Definition of put something on in US English:

put something on

phrasal verb

  • 1Place a garment, glasses, or jewelry on part of one's body.

    ‘Julie had put on a cotton dress’
    • ‘He just helped her put on her shoes.’
    • ‘The teacher turned around, putting his glasses on.’
    • ‘Katrina took her shower and put on her clothes in less than 10 minutes.’
    • ‘I finished putting my makeup on, and took a necklace from my jewellery box and put it on.’
    • ‘I pull my coat out of my locker put it on and throw my books in.’
    • ‘Anyhow, I have to put some clothes on to head off to work.’
    • ‘I still wish I could have been there when she put her dress on.’
    • ‘I tried to blend in, putting my hooded black sweatshirt on, and walking as fast as I could.’
    • ‘Next she unzipped the garment bag and casually put the dress on, without even looking in the mirror.’
    • ‘I put my glasses on and looked at the screen in front of me.’
    get dressed in, dress in, don, clothe oneself in, pull on, climb into, fling on, throw on, pour oneself into, slip into, change into, rig oneself out in
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    1. 1.1 Attach or apply something.
      ‘she put on fresh makeup’
  • 2Cause a device to operate.

    ‘shall I put the light on?’
    • ‘What did I do with conversation lulls before I could say ‘Shall I put the kettle on?’’
    • ‘She said: ‘If there is someone you trust you should be able to give them a key and ask them to put the lights on at night.’’
    • ‘It's got to the point where even if I put the bathroom light on they scream abuse at me.’
    • ‘My heart sinks as I reach over to put the light on.’
    • ‘I made a cup of tea and put the iron on.’
    • ‘An unmarked police car pulled up behind her and put his lights on.’
    • ‘He put a hand on it and found the switch, and put the light on.’
    • ‘Without putting the hall light on, I went to the door and found two lollipops, one broken, under my lounge window, and the other one still wrapped, by the front door.’
    • ‘He was woken by an intruder putting the lights on downstairs.’
    • ‘We now have to put lights on almost as soon as we get home from work as dusk descends.’
    switch on, turn on, flick on, power up
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    1. 2.1 Start cooking something.
      ‘she was moaning that he hadn't put the dinner on’
      • ‘It can be controlled over a mobile phone, so you can put the dinner on as you leave for home.’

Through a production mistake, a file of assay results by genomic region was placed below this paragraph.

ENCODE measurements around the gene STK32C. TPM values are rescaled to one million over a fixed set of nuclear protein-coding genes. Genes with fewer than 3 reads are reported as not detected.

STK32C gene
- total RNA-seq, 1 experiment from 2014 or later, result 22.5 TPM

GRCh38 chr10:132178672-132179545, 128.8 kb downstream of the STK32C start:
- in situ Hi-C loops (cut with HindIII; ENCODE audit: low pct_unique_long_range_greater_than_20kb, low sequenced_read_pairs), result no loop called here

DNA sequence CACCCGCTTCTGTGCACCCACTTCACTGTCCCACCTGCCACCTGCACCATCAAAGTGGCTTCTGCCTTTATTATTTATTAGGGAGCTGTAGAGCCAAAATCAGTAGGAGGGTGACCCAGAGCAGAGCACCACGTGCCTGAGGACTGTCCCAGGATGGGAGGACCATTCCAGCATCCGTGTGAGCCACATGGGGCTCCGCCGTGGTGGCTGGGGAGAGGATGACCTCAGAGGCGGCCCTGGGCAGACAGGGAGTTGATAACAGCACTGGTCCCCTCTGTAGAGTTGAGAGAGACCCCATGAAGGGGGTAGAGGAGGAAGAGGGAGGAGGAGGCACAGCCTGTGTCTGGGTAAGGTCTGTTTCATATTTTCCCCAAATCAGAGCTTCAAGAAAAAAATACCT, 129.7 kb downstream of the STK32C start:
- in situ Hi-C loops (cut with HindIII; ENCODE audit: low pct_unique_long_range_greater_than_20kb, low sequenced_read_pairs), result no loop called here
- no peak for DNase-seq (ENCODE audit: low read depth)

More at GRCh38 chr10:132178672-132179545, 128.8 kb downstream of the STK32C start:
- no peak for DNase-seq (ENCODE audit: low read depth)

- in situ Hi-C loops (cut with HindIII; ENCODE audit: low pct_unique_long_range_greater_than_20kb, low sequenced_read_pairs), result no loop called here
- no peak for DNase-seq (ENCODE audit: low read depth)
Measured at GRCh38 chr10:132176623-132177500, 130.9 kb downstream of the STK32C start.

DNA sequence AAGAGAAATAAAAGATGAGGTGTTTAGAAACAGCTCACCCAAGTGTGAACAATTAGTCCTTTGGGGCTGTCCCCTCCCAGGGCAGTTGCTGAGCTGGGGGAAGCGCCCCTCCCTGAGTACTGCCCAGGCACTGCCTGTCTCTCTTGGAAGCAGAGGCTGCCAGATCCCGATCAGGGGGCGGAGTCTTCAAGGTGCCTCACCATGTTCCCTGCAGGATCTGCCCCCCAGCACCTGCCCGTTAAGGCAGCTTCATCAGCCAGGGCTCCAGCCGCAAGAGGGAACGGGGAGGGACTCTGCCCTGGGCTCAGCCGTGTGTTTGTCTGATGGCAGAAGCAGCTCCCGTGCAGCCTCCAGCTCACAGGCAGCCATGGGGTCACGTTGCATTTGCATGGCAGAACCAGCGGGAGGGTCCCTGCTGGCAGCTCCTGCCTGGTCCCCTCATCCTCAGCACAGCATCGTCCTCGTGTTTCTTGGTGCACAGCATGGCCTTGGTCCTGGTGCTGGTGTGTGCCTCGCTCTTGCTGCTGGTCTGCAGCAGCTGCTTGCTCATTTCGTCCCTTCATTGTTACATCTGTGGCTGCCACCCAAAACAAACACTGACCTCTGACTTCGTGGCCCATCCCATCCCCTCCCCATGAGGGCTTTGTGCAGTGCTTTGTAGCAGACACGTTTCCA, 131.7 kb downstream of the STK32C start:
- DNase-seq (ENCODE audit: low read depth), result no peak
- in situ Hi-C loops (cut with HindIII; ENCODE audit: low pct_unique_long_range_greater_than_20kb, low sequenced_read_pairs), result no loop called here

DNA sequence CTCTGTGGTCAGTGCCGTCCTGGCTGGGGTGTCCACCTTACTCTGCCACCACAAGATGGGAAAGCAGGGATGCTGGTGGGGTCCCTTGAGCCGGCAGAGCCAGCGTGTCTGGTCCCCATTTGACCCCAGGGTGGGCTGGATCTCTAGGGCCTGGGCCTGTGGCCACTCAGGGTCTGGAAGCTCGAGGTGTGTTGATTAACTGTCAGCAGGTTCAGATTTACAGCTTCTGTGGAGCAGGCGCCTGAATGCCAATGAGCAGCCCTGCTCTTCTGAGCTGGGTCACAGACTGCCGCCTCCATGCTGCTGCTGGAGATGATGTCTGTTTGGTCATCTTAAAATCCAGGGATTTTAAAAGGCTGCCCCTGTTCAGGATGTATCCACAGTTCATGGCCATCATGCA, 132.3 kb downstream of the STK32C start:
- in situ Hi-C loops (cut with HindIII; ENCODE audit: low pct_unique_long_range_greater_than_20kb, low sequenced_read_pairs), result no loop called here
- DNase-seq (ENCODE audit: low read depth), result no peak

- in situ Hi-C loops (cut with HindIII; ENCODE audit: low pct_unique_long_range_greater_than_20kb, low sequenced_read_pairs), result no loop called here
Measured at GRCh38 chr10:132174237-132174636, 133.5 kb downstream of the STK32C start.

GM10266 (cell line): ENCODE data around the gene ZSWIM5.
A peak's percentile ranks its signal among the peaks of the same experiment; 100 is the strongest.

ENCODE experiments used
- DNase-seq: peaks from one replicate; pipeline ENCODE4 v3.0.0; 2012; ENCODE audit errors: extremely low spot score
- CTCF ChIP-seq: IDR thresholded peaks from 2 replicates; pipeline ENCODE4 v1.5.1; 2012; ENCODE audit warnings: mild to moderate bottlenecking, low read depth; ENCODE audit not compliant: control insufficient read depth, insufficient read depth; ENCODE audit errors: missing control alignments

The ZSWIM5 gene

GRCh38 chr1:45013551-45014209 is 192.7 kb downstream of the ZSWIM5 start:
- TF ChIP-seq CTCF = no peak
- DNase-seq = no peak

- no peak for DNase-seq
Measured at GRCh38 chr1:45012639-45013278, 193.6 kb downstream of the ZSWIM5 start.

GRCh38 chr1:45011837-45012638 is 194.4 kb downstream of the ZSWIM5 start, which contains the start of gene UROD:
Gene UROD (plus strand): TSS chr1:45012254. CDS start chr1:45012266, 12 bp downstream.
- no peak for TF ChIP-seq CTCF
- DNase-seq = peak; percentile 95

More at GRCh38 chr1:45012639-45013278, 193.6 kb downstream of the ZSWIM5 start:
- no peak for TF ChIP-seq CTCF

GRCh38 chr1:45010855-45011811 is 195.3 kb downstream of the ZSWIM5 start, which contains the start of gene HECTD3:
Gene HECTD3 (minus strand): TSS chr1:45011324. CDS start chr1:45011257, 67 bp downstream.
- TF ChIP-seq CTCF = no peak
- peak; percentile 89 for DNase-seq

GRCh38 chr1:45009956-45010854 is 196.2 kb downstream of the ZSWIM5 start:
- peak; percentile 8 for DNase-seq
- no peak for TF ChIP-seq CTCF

• ‘I get home and put supper on.’
      • ‘What say you and I put some dinner on, Rachel?’
      • ‘I think he'd put the dinner on and then slipped and the ladders had fallen on him.’
      • ‘He gets home at 6.00 normally and he plays with the kids while I put our tea on.’
    2. 2.2 Play recorded music or a video.
      • ‘Thankfully, the restaurant staff put some music on and drew the blinds, hiding us from passing commuters.’
      • ‘A thumping bass boomed over the speakers as the DJ put on a techno dance number.’
      • ‘We all went and gathered round the gramophone, and when we were settled the record was put on.’
      • ‘If I just wanted to listen to your music, I'd put the CD on.’
      • ‘He didn't talk much either; we just put some music on and sat in silence.’
      • ‘I wake up, shuffle out of bed, put some music on and meander down the small flight of stairs to the second floor of my house.’
      • ‘I put this album on, threw open my front door and watched the neighborhood dance party begin.’
      • ‘Soon she put the music on and turned up the volume full-blast.’
      • ‘While doing chores at home, put some music on and build up a sweat dancing.’
      • ‘I had the DJ put on slow music so that couples would dance.’
  • 3Organize or present a play, exhibition, or event.

    • ‘We want the community to be active in organising events and putting future shows on for residents.’
    • ‘While the liner was being escorted into the harbor by a tow boat, a fountain display, folk dancing and music shows were put on for the visitors.’
    • ‘The opening is to coincide with Oxford Art Week, and an exhibition will be put on.’
    • ‘Lots of kids came out and the guy putting on the show was super nice.’
    • ‘I have been putting events on for 28 years and have never had any incidents at all.’
    • ‘It was so successful that we are thinking of putting it on as an annual event.’